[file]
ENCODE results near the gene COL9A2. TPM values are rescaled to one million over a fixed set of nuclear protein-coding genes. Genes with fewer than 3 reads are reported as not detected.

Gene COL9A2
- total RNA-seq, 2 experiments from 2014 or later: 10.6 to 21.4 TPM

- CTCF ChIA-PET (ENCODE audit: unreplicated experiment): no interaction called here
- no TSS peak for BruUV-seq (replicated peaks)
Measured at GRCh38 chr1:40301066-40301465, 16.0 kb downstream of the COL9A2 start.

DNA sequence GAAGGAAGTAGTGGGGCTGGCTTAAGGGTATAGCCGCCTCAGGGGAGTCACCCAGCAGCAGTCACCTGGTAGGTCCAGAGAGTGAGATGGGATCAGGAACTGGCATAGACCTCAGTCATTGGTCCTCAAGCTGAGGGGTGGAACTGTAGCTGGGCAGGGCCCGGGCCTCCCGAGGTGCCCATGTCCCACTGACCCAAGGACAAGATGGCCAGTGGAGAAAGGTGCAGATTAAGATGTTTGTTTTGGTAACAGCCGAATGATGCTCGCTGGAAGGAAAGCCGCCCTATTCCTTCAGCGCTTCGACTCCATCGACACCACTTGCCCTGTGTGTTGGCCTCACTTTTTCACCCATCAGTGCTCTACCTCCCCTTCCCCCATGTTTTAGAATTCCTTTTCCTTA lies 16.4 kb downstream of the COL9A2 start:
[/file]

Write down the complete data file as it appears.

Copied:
ENCODE results near the gene COL9A2. TPM values are rescaled to one million over a fixed set of nuclear protein-coding genes. Genes with fewer than 3 reads are reported as not detected.

Gene COL9A2
- total RNA-seq, 2 experiments from 2014 or later: 10.6 to 21.4 TPM

- CTCF ChIA-PET (ENCODE audit: unreplicated experiment): no interaction called here
- no TSS peak for BruUV-seq (replicated peaks)
Measured at GRCh38 chr1:40301066-40301465, 16.0 kb downstream of the COL9A2 start.

DNA sequence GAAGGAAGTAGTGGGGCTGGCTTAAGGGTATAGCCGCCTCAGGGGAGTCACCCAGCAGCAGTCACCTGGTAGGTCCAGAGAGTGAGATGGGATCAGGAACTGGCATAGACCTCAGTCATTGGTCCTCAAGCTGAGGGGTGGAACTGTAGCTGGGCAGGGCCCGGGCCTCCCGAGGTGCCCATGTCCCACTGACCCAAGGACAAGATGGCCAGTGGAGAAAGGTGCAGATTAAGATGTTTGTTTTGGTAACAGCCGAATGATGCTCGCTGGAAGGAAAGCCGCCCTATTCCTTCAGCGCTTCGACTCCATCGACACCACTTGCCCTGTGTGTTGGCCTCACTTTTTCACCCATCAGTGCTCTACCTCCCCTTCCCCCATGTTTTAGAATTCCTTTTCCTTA lies 16.4 kb downstream of the COL9A2 start: